The Australian Federal Police, for having their hopes dashed.
Picture the scene. You’re a person who believes in virtue. You’re also buff, and your Dad divorced your Mum whilst banging Mrs Jennings from next door. You want to get even with the world, you dream of a place where right makes right. Fortunately, you find one close enough. A role where might makes right, and you get to call yourself a Fed. Like Eliot Ness. He was untouchable. Anyway, the other side of a training montage, and you’re a Fed. But a cool hot one. Like Johnny Utah. You’re young, dumb and full of correct policing procedure.
Your first assignment? Figuring out if a sitting Minister actually liked a pornographic tweet on Twitter. You may chortle at the name of the Minister in question, because you find that kind of thing funny, hehe, Hunt, but you know this isn’t what you trained for.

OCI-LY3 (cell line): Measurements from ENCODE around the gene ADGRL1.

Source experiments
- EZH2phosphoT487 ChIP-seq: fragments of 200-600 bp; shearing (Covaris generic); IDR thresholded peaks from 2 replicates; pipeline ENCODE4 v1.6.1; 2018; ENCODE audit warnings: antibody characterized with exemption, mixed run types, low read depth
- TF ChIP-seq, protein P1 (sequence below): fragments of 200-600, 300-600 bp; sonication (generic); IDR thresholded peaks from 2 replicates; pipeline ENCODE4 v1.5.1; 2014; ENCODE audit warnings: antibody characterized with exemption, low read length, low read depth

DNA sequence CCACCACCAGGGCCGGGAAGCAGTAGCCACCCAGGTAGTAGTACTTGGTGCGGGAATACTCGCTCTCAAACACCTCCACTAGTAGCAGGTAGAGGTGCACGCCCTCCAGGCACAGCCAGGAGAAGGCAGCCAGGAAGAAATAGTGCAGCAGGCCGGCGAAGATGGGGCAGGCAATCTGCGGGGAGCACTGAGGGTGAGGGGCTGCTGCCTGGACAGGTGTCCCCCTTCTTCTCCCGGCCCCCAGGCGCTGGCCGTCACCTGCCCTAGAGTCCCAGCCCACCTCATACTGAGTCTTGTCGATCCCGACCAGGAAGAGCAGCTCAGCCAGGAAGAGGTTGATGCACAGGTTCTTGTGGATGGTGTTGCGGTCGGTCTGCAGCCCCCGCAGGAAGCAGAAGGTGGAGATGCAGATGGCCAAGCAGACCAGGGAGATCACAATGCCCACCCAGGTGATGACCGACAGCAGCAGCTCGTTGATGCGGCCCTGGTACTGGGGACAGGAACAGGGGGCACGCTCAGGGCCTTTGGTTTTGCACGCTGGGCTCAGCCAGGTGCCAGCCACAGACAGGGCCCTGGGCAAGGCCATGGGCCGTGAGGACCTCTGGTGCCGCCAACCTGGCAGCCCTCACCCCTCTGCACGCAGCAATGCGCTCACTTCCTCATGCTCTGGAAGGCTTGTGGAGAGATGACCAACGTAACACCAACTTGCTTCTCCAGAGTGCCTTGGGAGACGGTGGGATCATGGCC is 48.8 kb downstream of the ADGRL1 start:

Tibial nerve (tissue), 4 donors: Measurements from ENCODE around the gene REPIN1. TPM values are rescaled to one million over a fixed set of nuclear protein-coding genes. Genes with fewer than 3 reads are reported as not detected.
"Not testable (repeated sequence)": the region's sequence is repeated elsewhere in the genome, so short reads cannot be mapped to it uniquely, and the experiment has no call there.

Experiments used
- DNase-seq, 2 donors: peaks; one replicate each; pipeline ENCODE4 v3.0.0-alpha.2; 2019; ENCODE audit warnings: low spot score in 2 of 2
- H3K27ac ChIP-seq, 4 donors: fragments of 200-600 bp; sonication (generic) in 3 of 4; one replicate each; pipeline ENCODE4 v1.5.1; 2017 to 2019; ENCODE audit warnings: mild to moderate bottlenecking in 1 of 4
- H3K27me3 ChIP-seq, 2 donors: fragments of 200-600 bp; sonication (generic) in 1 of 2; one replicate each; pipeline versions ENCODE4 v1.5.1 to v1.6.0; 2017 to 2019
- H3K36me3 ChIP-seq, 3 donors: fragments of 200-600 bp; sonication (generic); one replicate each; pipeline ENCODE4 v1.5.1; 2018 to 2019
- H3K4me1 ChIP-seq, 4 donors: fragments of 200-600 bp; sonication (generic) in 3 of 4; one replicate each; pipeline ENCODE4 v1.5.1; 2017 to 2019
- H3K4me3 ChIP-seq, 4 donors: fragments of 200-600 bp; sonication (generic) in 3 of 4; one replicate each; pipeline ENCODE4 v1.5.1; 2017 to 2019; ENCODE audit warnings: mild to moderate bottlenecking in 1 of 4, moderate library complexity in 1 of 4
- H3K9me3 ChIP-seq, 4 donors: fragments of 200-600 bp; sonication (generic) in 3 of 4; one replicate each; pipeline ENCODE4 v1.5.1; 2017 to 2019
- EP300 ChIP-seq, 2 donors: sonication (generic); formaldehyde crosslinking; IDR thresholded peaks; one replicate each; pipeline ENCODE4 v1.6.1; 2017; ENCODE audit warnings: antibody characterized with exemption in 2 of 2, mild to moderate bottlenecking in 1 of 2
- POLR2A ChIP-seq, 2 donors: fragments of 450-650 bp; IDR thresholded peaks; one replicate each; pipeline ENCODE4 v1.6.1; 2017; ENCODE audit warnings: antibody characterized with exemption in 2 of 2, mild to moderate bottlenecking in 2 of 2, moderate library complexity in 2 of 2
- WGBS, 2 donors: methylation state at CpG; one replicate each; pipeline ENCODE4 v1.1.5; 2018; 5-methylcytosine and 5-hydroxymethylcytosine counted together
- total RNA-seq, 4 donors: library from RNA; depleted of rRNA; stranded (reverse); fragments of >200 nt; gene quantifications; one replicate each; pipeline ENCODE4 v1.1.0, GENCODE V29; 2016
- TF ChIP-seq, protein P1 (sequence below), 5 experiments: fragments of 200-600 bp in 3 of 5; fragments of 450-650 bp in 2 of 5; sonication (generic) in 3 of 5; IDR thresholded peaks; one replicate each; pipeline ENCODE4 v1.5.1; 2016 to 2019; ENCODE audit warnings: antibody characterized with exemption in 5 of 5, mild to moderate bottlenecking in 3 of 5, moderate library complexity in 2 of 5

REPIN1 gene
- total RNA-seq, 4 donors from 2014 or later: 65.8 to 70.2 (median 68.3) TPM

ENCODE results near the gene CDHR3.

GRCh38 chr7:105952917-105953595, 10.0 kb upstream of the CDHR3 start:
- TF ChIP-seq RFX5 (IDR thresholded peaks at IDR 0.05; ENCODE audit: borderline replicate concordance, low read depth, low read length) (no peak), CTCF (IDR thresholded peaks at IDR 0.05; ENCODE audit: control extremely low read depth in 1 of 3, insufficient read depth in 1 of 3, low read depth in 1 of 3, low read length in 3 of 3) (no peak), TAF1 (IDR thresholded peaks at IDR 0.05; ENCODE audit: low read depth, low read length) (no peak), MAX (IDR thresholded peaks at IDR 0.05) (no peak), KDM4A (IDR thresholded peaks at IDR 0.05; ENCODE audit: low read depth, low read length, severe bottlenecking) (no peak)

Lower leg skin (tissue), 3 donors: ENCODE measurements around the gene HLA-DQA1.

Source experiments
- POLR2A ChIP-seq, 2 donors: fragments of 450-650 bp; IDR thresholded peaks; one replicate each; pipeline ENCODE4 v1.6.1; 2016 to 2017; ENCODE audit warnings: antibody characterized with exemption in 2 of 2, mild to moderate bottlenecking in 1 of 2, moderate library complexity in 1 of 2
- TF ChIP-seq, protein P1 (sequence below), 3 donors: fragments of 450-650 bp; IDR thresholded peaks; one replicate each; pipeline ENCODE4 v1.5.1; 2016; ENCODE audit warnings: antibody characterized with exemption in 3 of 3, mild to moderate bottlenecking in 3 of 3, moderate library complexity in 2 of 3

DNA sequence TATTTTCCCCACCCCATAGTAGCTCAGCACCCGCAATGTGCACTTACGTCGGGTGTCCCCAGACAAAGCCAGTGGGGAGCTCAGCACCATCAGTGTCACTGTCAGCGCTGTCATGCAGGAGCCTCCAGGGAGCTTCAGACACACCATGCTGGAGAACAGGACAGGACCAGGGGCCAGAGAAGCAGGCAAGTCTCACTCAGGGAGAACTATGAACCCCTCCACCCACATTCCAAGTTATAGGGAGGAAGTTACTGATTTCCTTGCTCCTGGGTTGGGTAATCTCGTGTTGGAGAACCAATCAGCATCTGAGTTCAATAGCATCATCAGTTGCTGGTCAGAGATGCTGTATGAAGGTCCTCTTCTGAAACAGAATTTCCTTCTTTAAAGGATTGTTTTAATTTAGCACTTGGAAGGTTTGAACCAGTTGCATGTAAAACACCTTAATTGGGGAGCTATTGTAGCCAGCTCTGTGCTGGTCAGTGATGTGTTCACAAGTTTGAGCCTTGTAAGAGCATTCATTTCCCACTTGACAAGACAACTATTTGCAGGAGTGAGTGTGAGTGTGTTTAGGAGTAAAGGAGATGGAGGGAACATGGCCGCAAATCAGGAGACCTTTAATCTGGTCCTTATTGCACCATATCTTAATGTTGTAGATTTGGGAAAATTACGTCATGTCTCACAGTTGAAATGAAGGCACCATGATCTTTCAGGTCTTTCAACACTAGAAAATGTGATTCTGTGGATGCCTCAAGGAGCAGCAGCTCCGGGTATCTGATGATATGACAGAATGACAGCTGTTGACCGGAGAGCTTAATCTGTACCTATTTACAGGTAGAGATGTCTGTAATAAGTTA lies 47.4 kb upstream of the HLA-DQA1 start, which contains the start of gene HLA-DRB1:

— BuzzFeedOz Politics (@BuzzFeedOzPol) 23 May 2018
Sorry, dude. I hope a bridge or something blows up next week pour toi.
The Golden Emerson – awarded to those who waste everyone’s time with complete verbal tosh – goes to:
Luke Foley, for running a tired race – racism.
Everyone knows the general concept of The Beverly Hillbillies. Fustery old Jed Clampett was shooting at some food, and up from the ground came bubbling crude. So, the entire family packs up the truck and moves to Beverly.
Hills that is.